Around Town

CAMBODIAN VISAS ONE

One-year multiple entry visas in Cambodia have long been very easy to obtain: get a one month “general” (not “tourist”) visa on entry for US$35 and extend for 12 months by paying the agent around US$300.  No paperwork, not even a photo.  Technically, this one year extension of stay was for business purposes and to facilitate obtaining a work permit, but was in practice often used by non-working expats and retirees.  But no more.

CAMBODIAN VISAS TWO

Cambodian authorities have announced, effective this month, non-working expats and retirees based in the country must now apply for a new one-year extension of stay known as Retirement.  The problem is that the precise documentation at the time of writing isn’t clear.  There has been talk of “proof” the applicant is a retiree with an income from his or her first country, but the devil, as usual, lurks in the actual detail.

THAI VISAS ONE

The Thai 10-year Retirement visa, actually two periods of 5 years, is now with us, but sources say that the Immigration Bureau has not been overwhelmed by the number of applications.  The documentation is substantial to say the least – police clearance from the home country, proof of 3 million baht in a Thai bank (a bit less with proof of foreign income) and comprehensive medical insurance from named Thai companies.  The one-year Retirement extension of stay, by comparison, is straightforward indeed. Many farang are hoping it remains that way.

THAI VISAS TWO    

What happened to the government’s policy that all foreign tourists entering Thailand should have travel insurance which would cover medically holiday accidents and holiday diseases?  With some 30 million tourists expected to descend on Thailand next year, mostly Chinese, the implementation would be Titanic.  The guiding principle seems to be that too many foreigners are taking advantage of free hospital treatment, hence the need for cover.  But, as ever, the devil is in the detail.  For instance, most hospitalizations are not covered by travel insurance in any case.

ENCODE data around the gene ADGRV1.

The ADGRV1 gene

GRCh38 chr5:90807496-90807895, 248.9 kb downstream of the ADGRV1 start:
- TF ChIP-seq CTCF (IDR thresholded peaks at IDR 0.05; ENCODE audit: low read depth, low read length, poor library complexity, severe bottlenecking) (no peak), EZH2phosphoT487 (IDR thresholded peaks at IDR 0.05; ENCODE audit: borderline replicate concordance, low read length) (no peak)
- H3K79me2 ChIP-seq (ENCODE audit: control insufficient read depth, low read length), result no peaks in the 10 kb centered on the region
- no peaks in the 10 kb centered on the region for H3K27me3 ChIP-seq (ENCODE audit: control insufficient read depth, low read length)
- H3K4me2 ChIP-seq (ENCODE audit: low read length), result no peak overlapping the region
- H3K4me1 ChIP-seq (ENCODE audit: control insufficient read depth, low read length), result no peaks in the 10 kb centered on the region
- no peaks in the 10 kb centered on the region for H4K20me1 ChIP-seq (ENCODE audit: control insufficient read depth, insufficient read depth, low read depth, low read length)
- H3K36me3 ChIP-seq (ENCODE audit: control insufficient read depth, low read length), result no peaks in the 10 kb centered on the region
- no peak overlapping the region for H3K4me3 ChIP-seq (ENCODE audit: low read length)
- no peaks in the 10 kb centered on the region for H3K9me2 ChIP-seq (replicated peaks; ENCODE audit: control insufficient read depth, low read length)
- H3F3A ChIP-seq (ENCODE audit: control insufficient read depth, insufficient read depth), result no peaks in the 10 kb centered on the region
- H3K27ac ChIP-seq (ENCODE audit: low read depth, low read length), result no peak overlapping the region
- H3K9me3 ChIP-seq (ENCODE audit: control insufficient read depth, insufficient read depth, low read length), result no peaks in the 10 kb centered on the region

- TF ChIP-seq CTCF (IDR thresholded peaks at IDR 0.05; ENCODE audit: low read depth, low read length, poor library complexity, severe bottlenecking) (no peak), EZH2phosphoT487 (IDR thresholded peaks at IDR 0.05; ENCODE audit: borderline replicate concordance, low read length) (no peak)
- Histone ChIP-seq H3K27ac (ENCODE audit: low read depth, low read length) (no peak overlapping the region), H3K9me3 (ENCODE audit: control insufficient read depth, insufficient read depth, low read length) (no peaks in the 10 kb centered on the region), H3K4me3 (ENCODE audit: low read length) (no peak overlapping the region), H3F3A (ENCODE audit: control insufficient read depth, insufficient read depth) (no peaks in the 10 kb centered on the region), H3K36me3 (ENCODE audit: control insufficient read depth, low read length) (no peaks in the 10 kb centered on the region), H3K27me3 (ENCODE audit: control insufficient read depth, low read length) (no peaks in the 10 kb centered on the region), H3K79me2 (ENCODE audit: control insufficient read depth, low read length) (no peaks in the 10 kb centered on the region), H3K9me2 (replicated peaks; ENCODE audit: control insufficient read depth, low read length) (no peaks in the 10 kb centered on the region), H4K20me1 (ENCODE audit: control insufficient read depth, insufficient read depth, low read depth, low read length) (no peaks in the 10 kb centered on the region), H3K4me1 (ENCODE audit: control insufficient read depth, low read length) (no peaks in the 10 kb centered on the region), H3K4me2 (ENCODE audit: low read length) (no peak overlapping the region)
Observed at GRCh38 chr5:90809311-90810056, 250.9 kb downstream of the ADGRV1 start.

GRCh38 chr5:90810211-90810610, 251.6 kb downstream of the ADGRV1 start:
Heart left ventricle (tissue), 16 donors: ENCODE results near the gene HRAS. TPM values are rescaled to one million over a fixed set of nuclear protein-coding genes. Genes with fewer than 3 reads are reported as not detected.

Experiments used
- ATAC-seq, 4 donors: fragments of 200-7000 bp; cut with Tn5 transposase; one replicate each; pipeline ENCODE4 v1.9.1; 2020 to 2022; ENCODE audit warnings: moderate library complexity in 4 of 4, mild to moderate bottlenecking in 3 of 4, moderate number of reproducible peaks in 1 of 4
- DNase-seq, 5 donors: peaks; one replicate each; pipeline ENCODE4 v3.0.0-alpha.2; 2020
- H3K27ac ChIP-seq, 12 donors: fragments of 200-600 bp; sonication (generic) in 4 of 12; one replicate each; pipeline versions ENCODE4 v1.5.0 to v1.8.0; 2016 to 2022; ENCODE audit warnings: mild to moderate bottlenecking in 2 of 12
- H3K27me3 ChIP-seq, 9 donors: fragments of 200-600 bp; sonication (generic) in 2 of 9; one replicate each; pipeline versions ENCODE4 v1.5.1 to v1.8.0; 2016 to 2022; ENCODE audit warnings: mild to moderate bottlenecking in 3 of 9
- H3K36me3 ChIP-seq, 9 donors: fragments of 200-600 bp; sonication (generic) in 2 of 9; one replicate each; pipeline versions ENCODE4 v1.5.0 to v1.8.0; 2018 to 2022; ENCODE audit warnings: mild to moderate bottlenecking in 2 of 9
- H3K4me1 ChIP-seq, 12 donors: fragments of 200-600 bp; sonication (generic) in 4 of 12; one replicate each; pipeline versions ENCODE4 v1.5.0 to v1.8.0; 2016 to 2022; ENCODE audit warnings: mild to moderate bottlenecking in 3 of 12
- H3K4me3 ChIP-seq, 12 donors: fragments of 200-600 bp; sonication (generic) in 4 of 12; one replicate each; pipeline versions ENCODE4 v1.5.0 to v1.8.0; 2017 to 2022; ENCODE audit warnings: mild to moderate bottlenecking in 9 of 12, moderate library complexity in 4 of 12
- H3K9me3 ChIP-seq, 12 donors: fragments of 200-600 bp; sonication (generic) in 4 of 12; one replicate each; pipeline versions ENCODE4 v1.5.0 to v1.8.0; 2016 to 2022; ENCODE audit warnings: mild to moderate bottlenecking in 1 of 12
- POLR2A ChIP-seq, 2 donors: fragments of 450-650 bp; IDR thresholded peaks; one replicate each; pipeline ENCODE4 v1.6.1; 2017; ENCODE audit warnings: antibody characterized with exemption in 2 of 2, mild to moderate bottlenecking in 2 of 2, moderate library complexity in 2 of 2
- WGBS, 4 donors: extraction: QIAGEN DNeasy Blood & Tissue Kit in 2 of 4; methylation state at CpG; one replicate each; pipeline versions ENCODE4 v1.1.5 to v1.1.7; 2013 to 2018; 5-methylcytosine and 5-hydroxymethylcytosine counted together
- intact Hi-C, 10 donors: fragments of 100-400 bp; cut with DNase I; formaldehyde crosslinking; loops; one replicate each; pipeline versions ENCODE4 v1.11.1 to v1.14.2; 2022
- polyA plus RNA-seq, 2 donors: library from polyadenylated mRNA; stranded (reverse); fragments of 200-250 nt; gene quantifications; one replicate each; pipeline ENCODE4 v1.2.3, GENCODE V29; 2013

HELLO CHUNNEL   

Pattaya’s new underground pass on Sukhumvit looks very polished and professional.  Its main merit is separating the traffic wanting to turn left and right at or near Pattaya Central Road with less queuing traffic.  The main demerit, on busy days, is the lengthy tailback as through traffic seeks to join the main highway after exiting the Chunnel.  Ah well, Rome wasn’t built in  a day or even a week.

A LIKELY STORY 

Of all the social media rumors concerning the flight of Yingluck last month, the most bizarre was surely the notion that she hired a small boat at Rayong and rowed all the way to Cambodia.  Second best was the theory that she could never have crossed an unmanned land border at Trat because the terrain is mountainous and she would not have wanted to risk losing a foot to a land mine.  Hmm!

NO NATION

If you wondered why you never see The Nation for sale anymore in supermarkets or the diminishing number of news stands, the explanation is that the newspaper’s owners have now banned sale or return.  In other words, the retail outlets cannot be reimbursed for unsold copies.  However, you can still read the newspaper online or peruse a paper version with your coffee at Starbucks.

THANKS TOBE

Not too many people know the name of movie director Tobe Hooper, who died last month, but they certainly have heard of his most famous 1974 horror film The Texas Chain Saw Massacre.  Tobe allegedly spent several vacations in Pattaya in the 1990s and even caused a rumpus on Beach Road when he queried whether or not the stalls selling Leather Face masks were in breach of copyright.  Of course, they were.  This is Pattaya.

ELECTRONIC FUTURES

Technology is supposed to make life quicker and simpler for us all.  But it doesn’t seem to work when it comes to paying for your snack in a fast food joint.  Using your smart phone to perform the simple transaction seems to take triple the time of actually handing over cash and getting your change.  The days of the banknote may be limited, but let’s keep them in circulation for the time being.

VEGAN-V-VEGETARIAN

 Not everyone in the restaurant business understands that whilst vegetarians can be flexible, vegans want to consume only plant-based food and avoid dairy products at all costs.  Two places that certainly do understand the debate are Five Stars, the Thai restaurant located at the junction of South and Third Roads, and Saras, the Indian eatery on the top floor of Royal Garden Plaza.

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